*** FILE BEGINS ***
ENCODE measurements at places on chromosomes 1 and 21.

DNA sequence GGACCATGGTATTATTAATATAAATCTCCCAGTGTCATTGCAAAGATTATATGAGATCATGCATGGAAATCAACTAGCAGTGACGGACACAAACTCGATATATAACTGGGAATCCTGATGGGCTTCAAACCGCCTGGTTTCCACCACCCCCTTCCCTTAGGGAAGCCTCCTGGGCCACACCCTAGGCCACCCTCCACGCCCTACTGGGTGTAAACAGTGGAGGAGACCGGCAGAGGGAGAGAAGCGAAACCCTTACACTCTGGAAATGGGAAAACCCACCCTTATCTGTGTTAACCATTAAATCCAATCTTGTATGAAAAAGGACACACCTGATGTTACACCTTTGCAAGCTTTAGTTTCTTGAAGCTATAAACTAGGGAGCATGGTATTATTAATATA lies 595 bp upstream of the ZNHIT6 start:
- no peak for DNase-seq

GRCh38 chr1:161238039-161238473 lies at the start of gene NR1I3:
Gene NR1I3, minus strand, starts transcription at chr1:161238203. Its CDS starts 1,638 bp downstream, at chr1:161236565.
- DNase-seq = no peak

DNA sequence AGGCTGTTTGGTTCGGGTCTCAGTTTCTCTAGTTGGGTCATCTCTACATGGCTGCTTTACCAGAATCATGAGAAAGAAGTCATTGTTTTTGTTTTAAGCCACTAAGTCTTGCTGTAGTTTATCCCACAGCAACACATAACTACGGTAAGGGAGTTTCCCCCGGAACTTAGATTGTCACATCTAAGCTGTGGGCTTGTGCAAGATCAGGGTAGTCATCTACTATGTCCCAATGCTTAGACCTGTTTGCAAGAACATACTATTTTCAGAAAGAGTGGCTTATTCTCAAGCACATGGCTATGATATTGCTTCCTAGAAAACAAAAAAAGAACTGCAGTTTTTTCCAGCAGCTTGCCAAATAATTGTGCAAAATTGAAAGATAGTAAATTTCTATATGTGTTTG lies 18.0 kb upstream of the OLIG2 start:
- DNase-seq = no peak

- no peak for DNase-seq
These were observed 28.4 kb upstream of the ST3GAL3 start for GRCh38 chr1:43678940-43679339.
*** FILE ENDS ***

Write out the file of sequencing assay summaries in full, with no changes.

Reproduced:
ENCODE measurements at places on chromosomes 1 and 21.

DNA sequence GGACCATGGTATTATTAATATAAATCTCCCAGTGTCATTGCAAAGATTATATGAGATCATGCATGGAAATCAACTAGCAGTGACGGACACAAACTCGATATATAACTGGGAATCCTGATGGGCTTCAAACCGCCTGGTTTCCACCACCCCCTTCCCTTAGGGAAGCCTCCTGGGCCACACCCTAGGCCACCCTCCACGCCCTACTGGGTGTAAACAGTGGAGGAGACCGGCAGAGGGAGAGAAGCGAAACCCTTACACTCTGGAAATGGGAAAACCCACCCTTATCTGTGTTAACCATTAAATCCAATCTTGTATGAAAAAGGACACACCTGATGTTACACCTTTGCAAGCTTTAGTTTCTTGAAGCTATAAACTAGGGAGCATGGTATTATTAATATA lies 595 bp upstream of the ZNHIT6 start:
- no peak for DNase-seq

GRCh38 chr1:161238039-161238473 lies at the start of gene NR1I3:
Gene NR1I3, minus strand, starts transcription at chr1:161238203. Its CDS starts 1,638 bp downstream, at chr1:161236565.
- DNase-seq = no peak

DNA sequence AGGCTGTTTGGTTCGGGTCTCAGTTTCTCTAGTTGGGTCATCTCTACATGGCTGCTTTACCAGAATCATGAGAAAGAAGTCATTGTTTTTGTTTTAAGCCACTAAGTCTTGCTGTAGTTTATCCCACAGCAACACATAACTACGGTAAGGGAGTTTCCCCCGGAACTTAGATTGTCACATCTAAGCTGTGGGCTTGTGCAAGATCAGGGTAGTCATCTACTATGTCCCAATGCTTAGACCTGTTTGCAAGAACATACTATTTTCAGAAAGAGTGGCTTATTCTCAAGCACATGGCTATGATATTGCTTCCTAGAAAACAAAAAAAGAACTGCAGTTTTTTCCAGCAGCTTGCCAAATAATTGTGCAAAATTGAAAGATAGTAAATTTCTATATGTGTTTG lies 18.0 kb upstream of the OLIG2 start:
- DNase-seq = no peak

- no peak for DNase-seq
These were observed 28.4 kb upstream of the ST3GAL3 start for GRCh38 chr1:43678940-43679339.